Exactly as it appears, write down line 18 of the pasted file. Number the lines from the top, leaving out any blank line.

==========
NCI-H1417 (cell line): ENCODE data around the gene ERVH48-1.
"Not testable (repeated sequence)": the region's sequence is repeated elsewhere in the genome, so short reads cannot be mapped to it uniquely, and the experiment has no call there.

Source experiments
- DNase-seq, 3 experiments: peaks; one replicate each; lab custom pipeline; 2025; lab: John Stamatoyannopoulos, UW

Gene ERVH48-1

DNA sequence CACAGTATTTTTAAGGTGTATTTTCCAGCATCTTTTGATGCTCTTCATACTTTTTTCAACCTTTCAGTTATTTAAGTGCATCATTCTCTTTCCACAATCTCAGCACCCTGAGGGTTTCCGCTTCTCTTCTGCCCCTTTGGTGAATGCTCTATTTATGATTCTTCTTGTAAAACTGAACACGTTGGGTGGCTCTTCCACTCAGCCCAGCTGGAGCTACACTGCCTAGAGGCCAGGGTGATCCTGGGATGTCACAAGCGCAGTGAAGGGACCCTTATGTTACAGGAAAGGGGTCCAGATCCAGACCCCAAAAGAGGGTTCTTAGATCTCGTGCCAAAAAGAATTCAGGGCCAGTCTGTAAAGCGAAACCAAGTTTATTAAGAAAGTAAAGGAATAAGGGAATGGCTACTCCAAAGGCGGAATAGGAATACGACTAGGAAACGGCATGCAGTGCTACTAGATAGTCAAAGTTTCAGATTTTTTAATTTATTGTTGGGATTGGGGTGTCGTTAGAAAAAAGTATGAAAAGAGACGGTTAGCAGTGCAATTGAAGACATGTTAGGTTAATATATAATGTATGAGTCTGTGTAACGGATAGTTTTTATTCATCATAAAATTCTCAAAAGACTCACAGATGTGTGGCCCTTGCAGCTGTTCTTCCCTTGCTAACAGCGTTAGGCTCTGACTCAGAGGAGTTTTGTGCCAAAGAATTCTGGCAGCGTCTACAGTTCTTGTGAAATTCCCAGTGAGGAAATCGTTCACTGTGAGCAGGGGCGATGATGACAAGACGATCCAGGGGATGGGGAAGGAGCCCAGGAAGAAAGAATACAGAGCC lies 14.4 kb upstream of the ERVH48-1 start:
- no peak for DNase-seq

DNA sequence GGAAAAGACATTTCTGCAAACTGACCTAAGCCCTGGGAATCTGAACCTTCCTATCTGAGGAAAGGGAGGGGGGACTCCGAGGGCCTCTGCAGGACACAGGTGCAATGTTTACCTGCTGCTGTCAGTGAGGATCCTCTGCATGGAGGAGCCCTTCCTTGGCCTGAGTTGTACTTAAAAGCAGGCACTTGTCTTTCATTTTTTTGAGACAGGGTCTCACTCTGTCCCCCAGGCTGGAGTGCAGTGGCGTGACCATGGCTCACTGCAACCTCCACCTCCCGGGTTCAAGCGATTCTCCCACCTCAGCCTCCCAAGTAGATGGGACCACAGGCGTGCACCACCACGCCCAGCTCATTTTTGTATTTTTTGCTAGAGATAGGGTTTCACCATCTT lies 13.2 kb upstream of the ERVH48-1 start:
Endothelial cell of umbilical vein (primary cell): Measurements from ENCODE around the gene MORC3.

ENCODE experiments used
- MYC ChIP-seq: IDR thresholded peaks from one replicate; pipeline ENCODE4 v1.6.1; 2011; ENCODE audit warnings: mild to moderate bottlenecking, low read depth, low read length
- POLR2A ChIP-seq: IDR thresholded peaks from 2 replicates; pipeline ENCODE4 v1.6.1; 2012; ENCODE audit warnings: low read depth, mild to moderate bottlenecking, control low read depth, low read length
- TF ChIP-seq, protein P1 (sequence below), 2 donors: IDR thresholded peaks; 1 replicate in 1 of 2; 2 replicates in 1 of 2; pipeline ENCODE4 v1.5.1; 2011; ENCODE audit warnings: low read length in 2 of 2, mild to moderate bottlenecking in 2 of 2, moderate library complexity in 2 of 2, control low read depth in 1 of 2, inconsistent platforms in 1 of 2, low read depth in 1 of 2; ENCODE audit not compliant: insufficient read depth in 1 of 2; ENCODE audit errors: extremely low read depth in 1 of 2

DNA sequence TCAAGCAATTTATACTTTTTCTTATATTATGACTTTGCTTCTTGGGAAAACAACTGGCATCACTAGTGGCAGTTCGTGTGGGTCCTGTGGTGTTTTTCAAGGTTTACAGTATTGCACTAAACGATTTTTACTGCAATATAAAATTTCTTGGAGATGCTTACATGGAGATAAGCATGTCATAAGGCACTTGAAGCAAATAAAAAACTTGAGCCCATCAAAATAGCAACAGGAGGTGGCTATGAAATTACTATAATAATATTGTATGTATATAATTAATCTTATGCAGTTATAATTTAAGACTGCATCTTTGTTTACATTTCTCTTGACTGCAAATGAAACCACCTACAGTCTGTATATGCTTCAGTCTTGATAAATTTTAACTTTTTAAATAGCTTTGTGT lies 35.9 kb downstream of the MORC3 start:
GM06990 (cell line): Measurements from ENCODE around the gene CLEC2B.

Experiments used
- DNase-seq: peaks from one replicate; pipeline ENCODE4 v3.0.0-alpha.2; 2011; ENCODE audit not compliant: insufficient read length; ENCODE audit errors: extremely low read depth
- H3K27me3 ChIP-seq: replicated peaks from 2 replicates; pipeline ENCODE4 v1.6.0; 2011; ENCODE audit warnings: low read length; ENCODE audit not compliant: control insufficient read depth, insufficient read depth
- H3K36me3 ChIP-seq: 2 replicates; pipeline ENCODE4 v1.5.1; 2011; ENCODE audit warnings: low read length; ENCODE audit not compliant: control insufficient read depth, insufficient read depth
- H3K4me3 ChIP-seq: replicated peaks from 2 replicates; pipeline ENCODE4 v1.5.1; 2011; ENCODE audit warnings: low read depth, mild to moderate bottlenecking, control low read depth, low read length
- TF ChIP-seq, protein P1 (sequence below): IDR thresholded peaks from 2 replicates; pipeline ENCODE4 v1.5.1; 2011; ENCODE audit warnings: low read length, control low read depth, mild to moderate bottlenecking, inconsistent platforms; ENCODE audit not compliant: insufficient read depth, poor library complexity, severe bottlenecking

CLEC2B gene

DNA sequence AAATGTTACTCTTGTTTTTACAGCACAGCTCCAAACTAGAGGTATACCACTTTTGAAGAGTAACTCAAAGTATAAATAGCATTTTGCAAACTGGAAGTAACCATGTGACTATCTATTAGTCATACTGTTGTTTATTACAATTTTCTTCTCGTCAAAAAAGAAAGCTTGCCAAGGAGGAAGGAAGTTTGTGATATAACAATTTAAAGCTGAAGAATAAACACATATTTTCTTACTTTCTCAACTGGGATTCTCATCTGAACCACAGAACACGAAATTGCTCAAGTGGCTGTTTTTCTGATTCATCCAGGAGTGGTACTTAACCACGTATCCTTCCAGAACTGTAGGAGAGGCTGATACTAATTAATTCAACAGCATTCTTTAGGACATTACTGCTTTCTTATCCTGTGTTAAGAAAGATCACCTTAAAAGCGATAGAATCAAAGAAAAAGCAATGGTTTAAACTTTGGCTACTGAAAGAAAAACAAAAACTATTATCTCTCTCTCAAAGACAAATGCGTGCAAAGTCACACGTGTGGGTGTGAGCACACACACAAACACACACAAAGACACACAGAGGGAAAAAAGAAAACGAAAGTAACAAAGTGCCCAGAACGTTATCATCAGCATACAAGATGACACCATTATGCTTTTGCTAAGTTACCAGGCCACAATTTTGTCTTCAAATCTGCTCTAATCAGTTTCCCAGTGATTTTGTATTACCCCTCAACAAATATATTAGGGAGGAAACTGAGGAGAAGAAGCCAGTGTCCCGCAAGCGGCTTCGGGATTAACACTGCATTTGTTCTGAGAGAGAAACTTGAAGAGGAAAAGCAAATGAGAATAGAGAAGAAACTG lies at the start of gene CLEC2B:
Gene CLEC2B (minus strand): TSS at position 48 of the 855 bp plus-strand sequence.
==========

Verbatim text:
- H3K27me3 ChIP-seq: replicated peaks from 2 replicates; pipeline ENCODE4 v1.6.0; 2011; ENCODE audit warnings: low read length; ENCODE audit not compliant: control insufficient read depth, insufficient read depth